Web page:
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Weir-Soley, Donna Aza
Eroticism, spirituality, and resistance in Black women's writings
Gainesville: University Press of Florida, 2017. - XIV, 274 Seiten
ISBN 978-0-8130-5478-0

Frauen*solidarität-Signatur:  I G 1373

USA / Weibliche Person of Color / Schriftstellerin / Literaturkritik ; Spiritualität ; Erotik <Motiv> ; Afro-amerikanische Frau ; Frauenbild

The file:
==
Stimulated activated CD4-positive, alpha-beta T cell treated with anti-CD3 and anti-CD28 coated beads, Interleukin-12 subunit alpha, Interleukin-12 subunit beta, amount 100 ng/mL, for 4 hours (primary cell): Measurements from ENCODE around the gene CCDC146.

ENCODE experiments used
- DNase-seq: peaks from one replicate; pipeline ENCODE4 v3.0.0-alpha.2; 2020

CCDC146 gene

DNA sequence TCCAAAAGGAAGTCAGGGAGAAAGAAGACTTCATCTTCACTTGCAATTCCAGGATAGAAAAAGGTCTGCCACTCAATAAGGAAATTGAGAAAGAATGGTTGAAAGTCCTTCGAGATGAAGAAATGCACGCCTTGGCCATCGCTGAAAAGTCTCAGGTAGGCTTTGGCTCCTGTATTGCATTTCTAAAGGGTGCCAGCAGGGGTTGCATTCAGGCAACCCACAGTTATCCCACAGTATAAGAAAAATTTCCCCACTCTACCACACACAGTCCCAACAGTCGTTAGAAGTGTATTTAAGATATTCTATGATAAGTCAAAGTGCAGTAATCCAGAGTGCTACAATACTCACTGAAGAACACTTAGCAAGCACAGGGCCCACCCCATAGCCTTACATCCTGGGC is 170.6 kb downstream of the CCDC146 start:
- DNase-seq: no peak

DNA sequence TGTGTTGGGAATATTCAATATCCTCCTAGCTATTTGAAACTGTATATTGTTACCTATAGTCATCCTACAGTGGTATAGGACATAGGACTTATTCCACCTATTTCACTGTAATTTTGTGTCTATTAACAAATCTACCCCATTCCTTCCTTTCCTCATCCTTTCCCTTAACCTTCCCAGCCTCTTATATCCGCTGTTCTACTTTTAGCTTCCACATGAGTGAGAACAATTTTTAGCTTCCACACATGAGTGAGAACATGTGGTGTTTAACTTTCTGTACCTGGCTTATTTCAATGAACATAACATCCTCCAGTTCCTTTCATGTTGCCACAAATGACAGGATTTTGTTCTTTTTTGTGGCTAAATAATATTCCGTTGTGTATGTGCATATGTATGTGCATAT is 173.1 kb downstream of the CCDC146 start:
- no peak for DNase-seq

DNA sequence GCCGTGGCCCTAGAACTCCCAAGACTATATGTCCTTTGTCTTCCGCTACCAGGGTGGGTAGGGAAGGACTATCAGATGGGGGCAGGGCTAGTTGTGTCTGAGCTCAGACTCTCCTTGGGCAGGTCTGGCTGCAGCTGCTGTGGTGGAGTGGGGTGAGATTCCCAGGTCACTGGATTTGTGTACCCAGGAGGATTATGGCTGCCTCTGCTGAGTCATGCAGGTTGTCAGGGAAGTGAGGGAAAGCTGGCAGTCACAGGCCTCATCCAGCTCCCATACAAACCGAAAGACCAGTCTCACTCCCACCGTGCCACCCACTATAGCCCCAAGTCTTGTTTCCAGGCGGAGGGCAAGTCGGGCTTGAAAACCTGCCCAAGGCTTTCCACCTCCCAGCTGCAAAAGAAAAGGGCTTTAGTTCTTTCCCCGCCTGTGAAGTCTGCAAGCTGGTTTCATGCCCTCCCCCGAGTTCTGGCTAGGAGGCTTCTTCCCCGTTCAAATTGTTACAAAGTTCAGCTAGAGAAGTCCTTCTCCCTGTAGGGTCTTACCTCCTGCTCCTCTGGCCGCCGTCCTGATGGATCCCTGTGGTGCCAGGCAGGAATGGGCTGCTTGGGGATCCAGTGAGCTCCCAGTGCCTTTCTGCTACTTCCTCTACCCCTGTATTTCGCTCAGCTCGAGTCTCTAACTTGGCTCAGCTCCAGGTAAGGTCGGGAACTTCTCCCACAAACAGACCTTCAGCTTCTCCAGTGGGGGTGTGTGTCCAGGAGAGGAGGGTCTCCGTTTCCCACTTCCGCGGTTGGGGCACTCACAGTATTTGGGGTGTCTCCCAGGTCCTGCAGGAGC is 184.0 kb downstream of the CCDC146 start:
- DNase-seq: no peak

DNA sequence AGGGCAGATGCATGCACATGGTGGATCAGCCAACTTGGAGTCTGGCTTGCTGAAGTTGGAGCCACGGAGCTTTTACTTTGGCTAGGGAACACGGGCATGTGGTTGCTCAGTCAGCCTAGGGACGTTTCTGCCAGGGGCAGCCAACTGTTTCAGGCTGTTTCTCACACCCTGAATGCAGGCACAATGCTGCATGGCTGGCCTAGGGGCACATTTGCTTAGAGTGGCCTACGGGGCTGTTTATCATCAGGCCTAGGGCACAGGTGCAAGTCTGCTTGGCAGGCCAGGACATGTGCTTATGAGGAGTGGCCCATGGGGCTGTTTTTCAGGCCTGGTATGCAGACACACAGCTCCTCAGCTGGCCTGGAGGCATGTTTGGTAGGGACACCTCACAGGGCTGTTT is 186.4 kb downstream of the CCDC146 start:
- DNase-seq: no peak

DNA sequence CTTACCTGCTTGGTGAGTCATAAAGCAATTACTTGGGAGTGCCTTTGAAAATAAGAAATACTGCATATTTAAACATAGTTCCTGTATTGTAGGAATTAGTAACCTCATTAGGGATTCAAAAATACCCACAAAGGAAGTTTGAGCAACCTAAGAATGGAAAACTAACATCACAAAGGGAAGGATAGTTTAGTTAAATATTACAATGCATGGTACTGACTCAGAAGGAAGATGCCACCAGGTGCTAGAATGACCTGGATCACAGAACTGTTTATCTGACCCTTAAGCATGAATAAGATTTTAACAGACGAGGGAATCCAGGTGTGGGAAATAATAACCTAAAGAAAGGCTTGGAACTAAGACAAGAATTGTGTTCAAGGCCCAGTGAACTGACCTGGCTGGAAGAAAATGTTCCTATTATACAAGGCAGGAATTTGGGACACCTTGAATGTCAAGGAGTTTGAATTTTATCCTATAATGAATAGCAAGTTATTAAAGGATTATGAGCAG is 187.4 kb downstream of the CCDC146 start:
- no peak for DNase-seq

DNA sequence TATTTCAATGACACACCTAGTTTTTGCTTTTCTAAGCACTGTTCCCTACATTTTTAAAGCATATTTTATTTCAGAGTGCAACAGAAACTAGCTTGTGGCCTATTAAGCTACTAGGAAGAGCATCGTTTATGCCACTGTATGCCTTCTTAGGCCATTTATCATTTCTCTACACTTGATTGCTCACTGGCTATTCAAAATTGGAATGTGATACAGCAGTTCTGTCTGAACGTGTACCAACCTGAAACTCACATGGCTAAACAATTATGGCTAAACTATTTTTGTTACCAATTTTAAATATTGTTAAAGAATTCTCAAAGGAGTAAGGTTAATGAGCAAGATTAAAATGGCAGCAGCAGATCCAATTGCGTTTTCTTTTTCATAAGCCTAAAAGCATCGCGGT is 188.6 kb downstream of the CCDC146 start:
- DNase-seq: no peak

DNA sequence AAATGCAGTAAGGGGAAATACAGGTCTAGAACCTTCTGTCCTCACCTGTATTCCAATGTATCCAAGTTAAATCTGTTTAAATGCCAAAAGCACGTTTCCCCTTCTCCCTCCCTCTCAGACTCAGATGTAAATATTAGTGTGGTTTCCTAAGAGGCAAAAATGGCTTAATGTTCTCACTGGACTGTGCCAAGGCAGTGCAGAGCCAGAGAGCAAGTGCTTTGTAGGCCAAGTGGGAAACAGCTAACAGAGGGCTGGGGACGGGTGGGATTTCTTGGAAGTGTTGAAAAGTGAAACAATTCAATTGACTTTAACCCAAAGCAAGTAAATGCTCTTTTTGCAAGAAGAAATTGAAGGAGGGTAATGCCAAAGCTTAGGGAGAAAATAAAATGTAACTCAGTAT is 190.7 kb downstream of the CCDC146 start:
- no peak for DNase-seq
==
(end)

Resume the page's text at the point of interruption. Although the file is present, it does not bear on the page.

In theory the contemporary black female subjectivity in the “New World” contains the spiritual and the sexual as an interplay, not as opposite and oppressed like in the Christian Doctrine. Their point of view rather relates on Western African religious models. With the method of close reading, Donna Aza Weir-Soley draws the attention to four selected works and topics: the literary interventions in “Their Eyes Were Watching God” by Zora Neale Hurston; spiritual practices and black female subjectivity in “Beloved” by Toni Morrison; female sexuality, afro-caribbean spirituality, and a postmodern identity in “It Begins with Tears” by Opal Palmer Adisa; and finally power, eros, genocide, and capitalism in “The Farming of Bones” by Edwidge Danticat. Weir-Soley emphasizes the importance of sexuality in the development of black female subjectivity, and states this subjectivity as form of resistance to Western paradigms. Deconstructing the usual assumptions surrounding black female sexuality, Weir-Soley not only enlightens discussions in the field of literature, but also enriches movements concerning both sexism and racism.